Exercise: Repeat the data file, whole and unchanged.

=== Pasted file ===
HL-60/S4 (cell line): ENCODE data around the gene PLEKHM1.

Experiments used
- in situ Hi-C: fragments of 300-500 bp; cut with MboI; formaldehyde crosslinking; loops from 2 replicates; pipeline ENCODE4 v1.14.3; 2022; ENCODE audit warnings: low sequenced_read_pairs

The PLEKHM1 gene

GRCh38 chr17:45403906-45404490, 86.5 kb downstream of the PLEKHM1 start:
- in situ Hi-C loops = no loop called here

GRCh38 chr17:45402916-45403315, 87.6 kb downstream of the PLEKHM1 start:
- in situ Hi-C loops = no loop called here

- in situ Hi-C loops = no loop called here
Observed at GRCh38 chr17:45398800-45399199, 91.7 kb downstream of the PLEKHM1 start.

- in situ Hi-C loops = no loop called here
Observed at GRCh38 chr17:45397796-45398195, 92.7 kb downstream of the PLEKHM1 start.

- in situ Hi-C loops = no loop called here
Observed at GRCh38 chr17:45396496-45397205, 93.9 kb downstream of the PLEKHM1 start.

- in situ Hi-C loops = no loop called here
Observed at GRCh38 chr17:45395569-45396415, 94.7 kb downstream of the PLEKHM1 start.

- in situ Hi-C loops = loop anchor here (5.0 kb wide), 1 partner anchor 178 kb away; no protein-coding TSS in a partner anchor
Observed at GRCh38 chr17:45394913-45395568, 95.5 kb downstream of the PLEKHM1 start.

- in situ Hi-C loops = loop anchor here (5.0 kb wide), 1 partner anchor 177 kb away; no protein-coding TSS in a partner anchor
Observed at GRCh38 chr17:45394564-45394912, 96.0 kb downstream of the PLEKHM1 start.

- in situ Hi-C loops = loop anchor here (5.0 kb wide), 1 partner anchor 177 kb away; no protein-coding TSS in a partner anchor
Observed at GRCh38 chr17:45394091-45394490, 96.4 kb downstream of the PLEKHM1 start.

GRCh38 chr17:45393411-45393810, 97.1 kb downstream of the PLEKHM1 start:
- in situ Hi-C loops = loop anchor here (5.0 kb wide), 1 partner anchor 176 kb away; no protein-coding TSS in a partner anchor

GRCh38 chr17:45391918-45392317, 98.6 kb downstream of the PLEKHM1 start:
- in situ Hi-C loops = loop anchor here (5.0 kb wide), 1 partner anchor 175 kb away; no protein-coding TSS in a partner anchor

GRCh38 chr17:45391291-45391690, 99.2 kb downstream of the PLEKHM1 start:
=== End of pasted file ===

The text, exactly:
HL-60/S4 (cell line): ENCODE data around the gene PLEKHM1.

Experiments used
- in situ Hi-C: fragments of 300-500 bp; cut with MboI; formaldehyde crosslinking; loops from 2 replicates; pipeline ENCODE4 v1.14.3; 2022; ENCODE audit warnings: low sequenced_read_pairs

The PLEKHM1 gene

GRCh38 chr17:45403906-45404490, 86.5 kb downstream of the PLEKHM1 start:
- in situ Hi-C loops = no loop called here

GRCh38 chr17:45402916-45403315, 87.6 kb downstream of the PLEKHM1 start:
- in situ Hi-C loops = no loop called here

- in situ Hi-C loops = no loop called here
Observed at GRCh38 chr17:45398800-45399199, 91.7 kb downstream of the PLEKHM1 start.

- in situ Hi-C loops = no loop called here
Observed at GRCh38 chr17:45397796-45398195, 92.7 kb downstream of the PLEKHM1 start.

- in situ Hi-C loops = no loop called here
Observed at GRCh38 chr17:45396496-45397205, 93.9 kb downstream of the PLEKHM1 start.

- in situ Hi-C loops = no loop called here
Observed at GRCh38 chr17:45395569-45396415, 94.7 kb downstream of the PLEKHM1 start.

- in situ Hi-C loops = loop anchor here (5.0 kb wide), 1 partner anchor 178 kb away; no protein-coding TSS in a partner anchor
Observed at GRCh38 chr17:45394913-45395568, 95.5 kb downstream of the PLEKHM1 start.

- in situ Hi-C loops = loop anchor here (5.0 kb wide), 1 partner anchor 177 kb away; no protein-coding TSS in a partner anchor
Observed at GRCh38 chr17:45394564-45394912, 96.0 kb downstream of the PLEKHM1 start.

- in situ Hi-C loops = loop anchor here (5.0 kb wide), 1 partner anchor 177 kb away; no protein-coding TSS in a partner anchor
Observed at GRCh38 chr17:45394091-45394490, 96.4 kb downstream of the PLEKHM1 start.

GRCh38 chr17:45393411-45393810, 97.1 kb downstream of the PLEKHM1 start:
- in situ Hi-C loops = loop anchor here (5.0 kb wide), 1 partner anchor 176 kb away; no protein-coding TSS in a partner anchor

GRCh38 chr17:45391918-45392317, 98.6 kb downstream of the PLEKHM1 start:
- in situ Hi-C loops = loop anchor here (5.0 kb wide), 1 partner anchor 175 kb away; no protein-coding TSS in a partner anchor

GRCh38 chr17:45391291-45391690, 99.2 kb downstream of the PLEKHM1 start: